Octopus Energy announces takeover of collapsed supplier Bulb

Credit cards USA

Octopus Energy Group has sealed a deal to take on its collapsed rival Bulb Energy.

Octopus said it would take on the company’s 1.5 million customers, “bringing an end to taxpayer losses and uncertainty for Bulb customers and its 650 employees”.

Bulb Energy has been run with billions of pounds of government support for nearly a year and Octopus is paying the government to take on its customer base.

Octopus said: “It is believed this will represent a higher amount per customer than suppliers typically paid to take on any of the 29 suppliers who have failed since September 2021.

“Taxpayers will also benefit from a profit-share agreement for a period of up to four years.”

National Grid to pay households more to use off-peak powerRead more

The Department for Business, Energy and Industrial Strategy (BEIS) confirmed an agreement had been reached between Octopus and the special administrators of Bulb.

It said the sale would be completed after a statutory process called an energy transfer scheme, which will move Bulb’s relevant assets into a new separate entity to “protect consumers during the transfer process”.

This is subject to approval by the business and energy secretary, Grant Shapps, and will take effect at a time ordered by the high court, expected to be by the end of November.

The move comes after an almost year-long process run by Bulb’s administrators to find the best solution for the company, its employees and taxpayers.

Octopus is headquartered in the UK and operates in 14 countries, with significant businesses in energy retail, generation, technology and electric vehicles.

  Cost of living crisis: are you missing out on help from your employer?

It has received more than $1bn in investment from global firms, including investment funds and large energy companies.

There is no change to either Bulb or Octopus customers’ supply arrangements, and Bulb customers have been told their credit balances will automatically get transferred to their new account with Octopus, along with their existing direct debits.

Credit USA

Bulb, the seventh largest energy supplier in the UK, was one of the newcomers in energy retail. Launched in 2015, its aim was to provide fair and transparent pricing and use tech to help customers manage and reduce their energy usage.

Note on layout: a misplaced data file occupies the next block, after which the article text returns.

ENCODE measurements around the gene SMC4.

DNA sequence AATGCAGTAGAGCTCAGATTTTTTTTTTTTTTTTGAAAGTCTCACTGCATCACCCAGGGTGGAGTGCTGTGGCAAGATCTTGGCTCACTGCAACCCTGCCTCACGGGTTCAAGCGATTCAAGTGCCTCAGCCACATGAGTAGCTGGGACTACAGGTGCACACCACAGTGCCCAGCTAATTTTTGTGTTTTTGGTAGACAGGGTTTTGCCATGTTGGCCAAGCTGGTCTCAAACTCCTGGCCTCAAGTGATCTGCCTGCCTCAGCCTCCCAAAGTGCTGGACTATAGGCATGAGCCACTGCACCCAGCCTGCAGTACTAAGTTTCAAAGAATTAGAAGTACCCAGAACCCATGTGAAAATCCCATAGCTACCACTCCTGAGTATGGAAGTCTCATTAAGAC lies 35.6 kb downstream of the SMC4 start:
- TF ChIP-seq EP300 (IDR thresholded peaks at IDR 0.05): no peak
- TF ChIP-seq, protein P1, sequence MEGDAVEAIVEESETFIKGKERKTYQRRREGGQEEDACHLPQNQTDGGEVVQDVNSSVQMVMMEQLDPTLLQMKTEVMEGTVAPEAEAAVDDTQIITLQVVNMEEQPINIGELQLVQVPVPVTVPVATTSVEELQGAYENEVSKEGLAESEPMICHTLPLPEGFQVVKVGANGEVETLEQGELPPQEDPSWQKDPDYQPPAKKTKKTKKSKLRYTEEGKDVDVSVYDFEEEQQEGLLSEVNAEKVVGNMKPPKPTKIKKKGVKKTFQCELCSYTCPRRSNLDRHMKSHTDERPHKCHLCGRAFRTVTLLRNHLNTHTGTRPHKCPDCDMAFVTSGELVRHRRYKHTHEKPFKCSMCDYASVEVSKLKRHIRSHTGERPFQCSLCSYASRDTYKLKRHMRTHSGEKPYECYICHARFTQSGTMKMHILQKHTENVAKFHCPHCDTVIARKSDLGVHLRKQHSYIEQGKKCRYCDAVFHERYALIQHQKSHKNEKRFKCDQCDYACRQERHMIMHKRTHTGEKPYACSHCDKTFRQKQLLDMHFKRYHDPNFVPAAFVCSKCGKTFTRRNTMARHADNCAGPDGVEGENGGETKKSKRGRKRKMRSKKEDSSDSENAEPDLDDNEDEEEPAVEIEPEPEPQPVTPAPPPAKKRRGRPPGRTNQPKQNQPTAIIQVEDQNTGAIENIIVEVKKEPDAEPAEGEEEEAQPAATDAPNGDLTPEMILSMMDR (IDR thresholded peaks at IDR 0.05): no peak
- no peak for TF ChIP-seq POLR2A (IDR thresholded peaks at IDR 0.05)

The company grew to more than 1.5 million customers due to the team’s focus on growth and smart, green products.

skip past newsletter promotion

Sign up to Business Today

Free daily newsletter

Get set for the working day – we’ll point you to all the business news and analysis you need every morning

Enter your email address Enter your email address Sign upPrivacy Notice: Newsletters may contain info about charities, online ads, and content funded by outside parties. For more information see our Privacy Policy. We use Google reCaptcha to protect our website and the Google Privacy Policy and Terms of Service apply.

Shapps said the sale “will bring vital reassurance and energy security to consumers across the country at a time when they need it most. This is a fresh start and means Bulb’s 1.5 million customers can rest easy, knowing they have a new energy home in Octopus.”

Greg Jackson, the founder and chief executive of Octopus Energy Group, said: “We take our responsibilities very seriously. We will work unbelievably hard to deliver value for taxpayers and to look after Bulb’s staff and customers.

  And the award for the most terrible customer service goes to …

“We started off as rivals but shared the same mission – driving a greener, cheaper energy system with people at the heart. We know how important this is to Bulb’s loyal customers and dedicated staff, and are determined that Octopus can provide them with a stable home for the future.”

Matthew Cowlishaw, the senior managing director at Teneo and special administrator to Bulb Energy, said: “We are pleased that we have achieved the objectives of the special administration, especially against the backdrop of wider energy market disruption.”

The shadow energy minister, Alan Whitehead, said: “This is a further reminder of this Conservative government’s abject failure when it comes to regulation of energy. And the British people are once again paying the price.

“The government needs to come clean about how much the collapse of Bulb has cost people in higher bills, what this sale will add to that tally, and how they have concluded that this deal represents value for taxpayers’ money.”

Leave a Reply